Here are a few examples to show you how words can change depending on their context:
Depending on context, restrain can mean several things:
- To hold back physically: “His classmates had to restrain him from eating the last cupcake.”
- To control emotions: “I wasn’t able to restrain my excitement upon winning the tournament – I threw my ping-pong paddle into the crowd and hit my poor brother on the forehead, knocking him out.”
- To limit: “The embargoes and tariffs were designed to restrain trade.”
Discriminate is often used in a negative way, but it also can be positive:
- To judge, or make an unfair distinction about people based on their race, age or gender: “Widespread racial discrimination led to the disenfranchisement of thousands.”
- To tell apart: “Death doesn’t discriminate between the sinners and the saints.”
- To note subtle differences: “The dolphin’s electroreception enables it to better discriminate between shrimp and crayfish on the muddy river bottom.”
As a verb, compromise has three distinct meanings:
- To settle a dispute by mutual agreement and concession: “My sister wanted to listen to hip-hop and my brother wanted to listen to bebop, so we compromised and put on some R&B.”
- To accept a standard that is below what is desirable: “I am willing to accept another motel room, but I’m not prepared to compromise on hygiene.”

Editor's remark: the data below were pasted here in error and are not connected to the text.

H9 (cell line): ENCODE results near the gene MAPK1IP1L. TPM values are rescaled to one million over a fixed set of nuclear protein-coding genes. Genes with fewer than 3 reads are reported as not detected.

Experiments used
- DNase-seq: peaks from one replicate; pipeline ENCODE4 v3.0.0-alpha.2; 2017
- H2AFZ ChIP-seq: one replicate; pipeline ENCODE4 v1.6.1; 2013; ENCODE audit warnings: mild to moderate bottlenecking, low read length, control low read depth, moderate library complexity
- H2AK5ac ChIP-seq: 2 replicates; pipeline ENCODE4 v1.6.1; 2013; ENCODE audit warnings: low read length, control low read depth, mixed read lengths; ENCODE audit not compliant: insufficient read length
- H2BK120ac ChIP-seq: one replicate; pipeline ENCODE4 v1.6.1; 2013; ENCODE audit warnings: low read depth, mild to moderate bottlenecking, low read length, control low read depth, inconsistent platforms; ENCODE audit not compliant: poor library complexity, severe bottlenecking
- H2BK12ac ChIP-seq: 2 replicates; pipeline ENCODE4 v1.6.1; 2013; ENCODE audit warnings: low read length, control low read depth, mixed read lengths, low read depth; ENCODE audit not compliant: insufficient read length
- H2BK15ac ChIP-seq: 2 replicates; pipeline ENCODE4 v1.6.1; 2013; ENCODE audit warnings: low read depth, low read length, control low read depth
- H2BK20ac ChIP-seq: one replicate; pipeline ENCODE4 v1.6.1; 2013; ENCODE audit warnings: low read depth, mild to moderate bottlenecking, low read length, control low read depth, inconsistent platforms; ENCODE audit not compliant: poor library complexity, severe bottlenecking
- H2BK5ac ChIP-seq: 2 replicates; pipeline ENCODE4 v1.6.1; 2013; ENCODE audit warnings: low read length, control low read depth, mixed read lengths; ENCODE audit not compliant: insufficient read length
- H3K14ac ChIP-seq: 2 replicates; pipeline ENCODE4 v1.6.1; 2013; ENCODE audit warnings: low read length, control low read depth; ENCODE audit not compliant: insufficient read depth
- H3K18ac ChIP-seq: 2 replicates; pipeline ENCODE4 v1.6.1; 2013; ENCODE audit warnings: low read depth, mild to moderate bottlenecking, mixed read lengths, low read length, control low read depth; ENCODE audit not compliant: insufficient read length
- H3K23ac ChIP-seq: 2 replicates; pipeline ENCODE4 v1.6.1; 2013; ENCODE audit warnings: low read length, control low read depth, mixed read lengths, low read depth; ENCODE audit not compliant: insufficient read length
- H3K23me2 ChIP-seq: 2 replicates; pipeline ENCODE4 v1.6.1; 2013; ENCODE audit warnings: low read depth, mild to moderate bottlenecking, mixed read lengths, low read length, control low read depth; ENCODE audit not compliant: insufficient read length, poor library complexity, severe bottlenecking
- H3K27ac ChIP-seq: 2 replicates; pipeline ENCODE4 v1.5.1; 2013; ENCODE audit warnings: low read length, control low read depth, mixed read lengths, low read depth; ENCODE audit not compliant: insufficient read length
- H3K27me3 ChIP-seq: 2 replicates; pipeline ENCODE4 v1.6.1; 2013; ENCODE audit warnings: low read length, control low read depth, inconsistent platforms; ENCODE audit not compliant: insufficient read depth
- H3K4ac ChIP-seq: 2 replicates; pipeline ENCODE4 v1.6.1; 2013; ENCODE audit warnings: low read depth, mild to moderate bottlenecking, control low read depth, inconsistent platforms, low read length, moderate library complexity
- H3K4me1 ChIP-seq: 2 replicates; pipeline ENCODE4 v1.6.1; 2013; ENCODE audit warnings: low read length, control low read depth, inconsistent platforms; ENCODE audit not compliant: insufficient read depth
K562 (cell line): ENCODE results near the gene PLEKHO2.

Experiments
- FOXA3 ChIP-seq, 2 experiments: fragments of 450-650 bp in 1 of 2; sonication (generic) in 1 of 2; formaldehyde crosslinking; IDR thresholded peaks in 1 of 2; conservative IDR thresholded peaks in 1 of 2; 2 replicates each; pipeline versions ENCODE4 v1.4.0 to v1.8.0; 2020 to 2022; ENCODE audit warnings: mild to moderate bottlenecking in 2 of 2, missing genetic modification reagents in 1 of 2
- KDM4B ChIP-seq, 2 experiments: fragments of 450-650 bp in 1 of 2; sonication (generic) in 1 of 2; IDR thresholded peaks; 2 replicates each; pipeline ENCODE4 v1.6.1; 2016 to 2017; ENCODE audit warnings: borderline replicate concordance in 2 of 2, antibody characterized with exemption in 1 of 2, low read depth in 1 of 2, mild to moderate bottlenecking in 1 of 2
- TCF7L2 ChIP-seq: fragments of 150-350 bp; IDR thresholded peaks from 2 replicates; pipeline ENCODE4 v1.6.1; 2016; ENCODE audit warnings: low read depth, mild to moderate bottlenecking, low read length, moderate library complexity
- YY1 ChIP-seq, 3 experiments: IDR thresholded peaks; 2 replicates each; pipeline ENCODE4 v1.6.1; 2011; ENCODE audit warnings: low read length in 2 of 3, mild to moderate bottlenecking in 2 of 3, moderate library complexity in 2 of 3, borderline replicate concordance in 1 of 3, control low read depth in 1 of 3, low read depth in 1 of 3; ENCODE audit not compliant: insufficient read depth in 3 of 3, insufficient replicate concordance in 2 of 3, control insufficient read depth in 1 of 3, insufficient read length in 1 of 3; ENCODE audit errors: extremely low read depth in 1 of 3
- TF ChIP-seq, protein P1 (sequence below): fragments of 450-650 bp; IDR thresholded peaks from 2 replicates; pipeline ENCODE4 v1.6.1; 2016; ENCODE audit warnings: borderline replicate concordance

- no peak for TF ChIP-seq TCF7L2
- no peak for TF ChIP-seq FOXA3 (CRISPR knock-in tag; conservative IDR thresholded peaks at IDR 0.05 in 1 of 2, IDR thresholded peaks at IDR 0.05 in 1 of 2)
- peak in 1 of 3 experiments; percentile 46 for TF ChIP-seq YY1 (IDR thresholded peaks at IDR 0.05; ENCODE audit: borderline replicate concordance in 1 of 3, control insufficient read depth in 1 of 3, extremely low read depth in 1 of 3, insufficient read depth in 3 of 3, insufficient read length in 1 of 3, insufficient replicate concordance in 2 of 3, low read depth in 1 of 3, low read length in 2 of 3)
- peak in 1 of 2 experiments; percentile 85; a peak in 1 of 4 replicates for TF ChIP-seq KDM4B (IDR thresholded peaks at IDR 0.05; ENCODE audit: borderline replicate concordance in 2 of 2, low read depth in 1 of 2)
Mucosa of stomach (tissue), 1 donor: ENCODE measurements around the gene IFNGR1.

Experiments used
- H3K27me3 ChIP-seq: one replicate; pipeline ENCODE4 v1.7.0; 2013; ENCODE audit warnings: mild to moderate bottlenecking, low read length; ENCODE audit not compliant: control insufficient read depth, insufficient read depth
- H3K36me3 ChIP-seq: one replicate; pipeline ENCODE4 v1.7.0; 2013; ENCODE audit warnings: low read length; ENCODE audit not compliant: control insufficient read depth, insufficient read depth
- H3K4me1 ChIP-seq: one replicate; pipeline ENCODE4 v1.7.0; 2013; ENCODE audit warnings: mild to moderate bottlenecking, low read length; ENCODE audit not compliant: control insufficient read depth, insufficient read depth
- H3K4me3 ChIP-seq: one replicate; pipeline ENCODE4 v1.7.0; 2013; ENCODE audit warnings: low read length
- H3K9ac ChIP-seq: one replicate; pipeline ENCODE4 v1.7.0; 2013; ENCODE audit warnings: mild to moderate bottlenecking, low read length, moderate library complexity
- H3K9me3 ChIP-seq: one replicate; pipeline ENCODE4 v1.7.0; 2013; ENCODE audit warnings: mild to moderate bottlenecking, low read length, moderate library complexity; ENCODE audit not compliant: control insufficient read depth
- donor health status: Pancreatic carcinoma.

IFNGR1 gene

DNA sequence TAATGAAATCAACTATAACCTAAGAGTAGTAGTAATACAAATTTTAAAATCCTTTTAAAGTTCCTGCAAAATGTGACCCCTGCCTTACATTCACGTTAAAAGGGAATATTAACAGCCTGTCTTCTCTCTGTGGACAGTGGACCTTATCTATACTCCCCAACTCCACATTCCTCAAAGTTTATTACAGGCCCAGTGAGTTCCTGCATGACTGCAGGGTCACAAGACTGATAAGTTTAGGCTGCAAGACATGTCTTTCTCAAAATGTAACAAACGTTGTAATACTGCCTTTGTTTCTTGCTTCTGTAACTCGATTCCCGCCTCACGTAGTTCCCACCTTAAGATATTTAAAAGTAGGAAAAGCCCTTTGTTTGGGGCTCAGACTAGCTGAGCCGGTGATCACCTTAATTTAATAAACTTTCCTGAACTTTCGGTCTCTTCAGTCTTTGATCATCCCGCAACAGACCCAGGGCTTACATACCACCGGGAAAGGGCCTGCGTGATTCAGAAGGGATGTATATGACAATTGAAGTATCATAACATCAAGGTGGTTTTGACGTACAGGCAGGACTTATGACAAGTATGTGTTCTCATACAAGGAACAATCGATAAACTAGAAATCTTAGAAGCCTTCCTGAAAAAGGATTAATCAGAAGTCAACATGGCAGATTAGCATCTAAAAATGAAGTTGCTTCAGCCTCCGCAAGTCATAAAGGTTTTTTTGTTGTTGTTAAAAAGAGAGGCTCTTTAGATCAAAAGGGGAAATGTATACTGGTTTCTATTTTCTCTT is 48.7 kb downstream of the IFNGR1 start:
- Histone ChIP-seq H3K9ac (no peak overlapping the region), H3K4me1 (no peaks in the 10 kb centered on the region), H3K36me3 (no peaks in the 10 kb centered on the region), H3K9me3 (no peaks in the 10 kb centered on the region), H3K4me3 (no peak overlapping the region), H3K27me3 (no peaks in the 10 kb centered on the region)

- To endanger by foolish behavior: “When Skywalker went along, he compromised the entire mission because Vader could sense his proximity.”
As the above examples suggest, high-utility academic words and phrases are different from other kinds of vocabulary: The context of their use will tell you which meaning the author intends!
Academic These words may not be part of your everyday conversational language yet, but you will very likely run into them more regularly in academic and career settings.
Non-technical SAT doesn’t test technical terms; “Atomic mass,” “ductile,” and “isotope” may sound like high-utility academic words and phrases, but they’re generally only used in readings about and discussions of science. This doesn’t mean that these terms aren’t worth knowing — far from it! — but it does mean that their usefulness is more limited than that of words that you will encounter in a wider variety of texts and discussions.
Powerful! The College Board has chosen to focus on high-utility academic words and phrases because of their great power in unlocking the meaning of complex texts that you’re likely to encounter in high school and postsecondary courses.
Words in Context Question Types
Questions in the Words in Context category ask you to consider both the meanings and roles of words and phrases as they are used in particular passages. You’ll also be asked to think about how to make language use more effective. These questions focus on the following skills: